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Iran to fight US sanctions but will leave door open for talks

Iranian officials are striking a defiant tone as US sanctions are reimposed on Iran, but they aren't closing the door to future talks with the United States.
A man counts Iranian rials at a currency exchange shop, before the start of the U.S. sanctions on Tehran, in Basra, Iraq November 3, 2018. Picture taken November 3, 2018. REUTERS/Essam al-Sudani - RC11458A3740

In his latest statements regarding the reimposition of US sanctions, Iran’s President Hassan Rouhani struck a defiant tone. But he left the door open for future talks with the United States despite the fact that such a process would only occur in the distant future.

“This time we will proudly break the sanctions because they are bullying,” said Rouhani at a meeting with officials of the Ministry of Economic Affairs and Finance, which he referred to as the “tip of the endurance arrow.”

Rouhani added that this new round of sanctions is “against the law, treaties and a UN resolution.” The Iranian nuclear deal between Iran and the five permanent members of the UN Security Council plus Germany was endorsed by United Nations Security Council Resolution 2231. However, then-US President Barrack Obama never presented the deal as a treaty given that it would never have received congressional support.

During the 2016 election, US President Donald Trump vowed to exit from the nuclear deal, officially known as the Joint Comprehensive Plan of Action. While the Trump administration has stated its plans to cut Iran’s oil exports to zero, so far it has given exemptions to eight countries: China, India, Italy, Greece, Japan, South Korea, Taiwan and Turkey. Rouhani referred to these exemptions as a “victory” and a US “retreat” from its original positions.

US Secretary of State Mike Pompeo has stated 12 demands on Iran, ranging from the nuclear deal to its regional and domestic policies. Many of these maximalist requirements essentially demand that Iran do an about-face of its policies over the last 40 years.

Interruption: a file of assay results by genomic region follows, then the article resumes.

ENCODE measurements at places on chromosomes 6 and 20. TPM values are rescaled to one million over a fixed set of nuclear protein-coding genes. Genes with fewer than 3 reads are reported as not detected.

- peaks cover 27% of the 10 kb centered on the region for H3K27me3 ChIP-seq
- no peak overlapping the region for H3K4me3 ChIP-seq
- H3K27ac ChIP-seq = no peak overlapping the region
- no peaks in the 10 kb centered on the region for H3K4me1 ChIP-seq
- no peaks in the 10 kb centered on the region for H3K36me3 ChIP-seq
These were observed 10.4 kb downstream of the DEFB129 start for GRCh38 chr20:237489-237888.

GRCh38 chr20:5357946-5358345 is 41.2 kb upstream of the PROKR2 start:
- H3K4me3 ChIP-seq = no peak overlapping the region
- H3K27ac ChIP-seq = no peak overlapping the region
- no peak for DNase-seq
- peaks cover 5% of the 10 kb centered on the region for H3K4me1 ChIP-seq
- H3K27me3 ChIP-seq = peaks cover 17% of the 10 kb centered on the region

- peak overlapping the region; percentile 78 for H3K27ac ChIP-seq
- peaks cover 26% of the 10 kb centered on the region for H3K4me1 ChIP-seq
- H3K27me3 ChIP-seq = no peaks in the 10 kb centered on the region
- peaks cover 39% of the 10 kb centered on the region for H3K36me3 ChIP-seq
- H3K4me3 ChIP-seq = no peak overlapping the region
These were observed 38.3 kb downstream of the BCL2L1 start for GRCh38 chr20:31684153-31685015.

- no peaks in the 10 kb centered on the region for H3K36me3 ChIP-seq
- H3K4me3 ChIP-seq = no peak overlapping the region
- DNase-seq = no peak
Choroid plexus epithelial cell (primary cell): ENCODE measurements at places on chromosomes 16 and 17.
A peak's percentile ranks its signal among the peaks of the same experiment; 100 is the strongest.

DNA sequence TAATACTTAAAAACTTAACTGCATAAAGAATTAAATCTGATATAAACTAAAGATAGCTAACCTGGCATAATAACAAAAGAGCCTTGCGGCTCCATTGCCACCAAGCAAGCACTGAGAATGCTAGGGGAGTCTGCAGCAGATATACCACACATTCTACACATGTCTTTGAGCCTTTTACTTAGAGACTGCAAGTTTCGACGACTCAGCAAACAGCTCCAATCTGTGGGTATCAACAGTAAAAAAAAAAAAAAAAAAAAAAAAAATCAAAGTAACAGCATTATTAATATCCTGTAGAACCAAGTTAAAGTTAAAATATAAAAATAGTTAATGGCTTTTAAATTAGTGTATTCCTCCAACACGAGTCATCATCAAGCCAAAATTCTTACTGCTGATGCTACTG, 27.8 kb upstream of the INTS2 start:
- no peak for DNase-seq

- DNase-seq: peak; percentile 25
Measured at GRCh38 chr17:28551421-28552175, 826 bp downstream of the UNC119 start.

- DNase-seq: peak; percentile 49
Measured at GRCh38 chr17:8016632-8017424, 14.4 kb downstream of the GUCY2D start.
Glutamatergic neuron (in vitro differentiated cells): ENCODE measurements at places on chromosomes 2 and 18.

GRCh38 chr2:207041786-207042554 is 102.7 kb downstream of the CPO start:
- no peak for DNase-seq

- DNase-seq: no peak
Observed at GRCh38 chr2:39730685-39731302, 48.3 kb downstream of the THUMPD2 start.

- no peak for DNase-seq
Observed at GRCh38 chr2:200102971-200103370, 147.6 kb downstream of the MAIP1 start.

On the possibility of negotiating with the United States, Rouhani said that if the United States would remain committed to its original agreements in the nuclear deal, it could be a basis for future talks. Rouhani said that during the United Nations General Assembly (UNGA) meeting in September, the heads of four different countries approached him to mediate US-Iran talks. Rouhani said that Iran’s response was, “You [the United States] keep your word, and we will sit and talk.”

This is not the first time that Iran has stated that US officials from the White House have reached out to Iran to hold talks. Iranian Deputy Foreign Minister Abbas Araghchi also recounted how during the 2017 session of the UNGA, then-US Undersecretary of State Tom Shannon called him hours after Trump’s harsh anti-Iran speech. Given the tone of Trump’s speech, the Iranian side at first felt that the call was a prank call.

In an interview with USA Today, Iran’s Foreign Minister Mohammad Javad Zarif also stated that Iran is willing to hold talks with the United States as long as it fulfills its obligations to its current requirements.

While Iran works to counter US sanctions, domestically, the administration has hit a hurdle in the passage of a law that would ease banking transactions with foreign countries. Iran’s Guardian Council rejected a bill that was one of four bills designed to meet the standards of the Financial Action Task Force. The Guardian Council claimed that it found “flaws and ambiguities” in the combatting of the financing and terrorism bill. Critics of the bill claim that it would divulge sensitive financial information to enemy countries.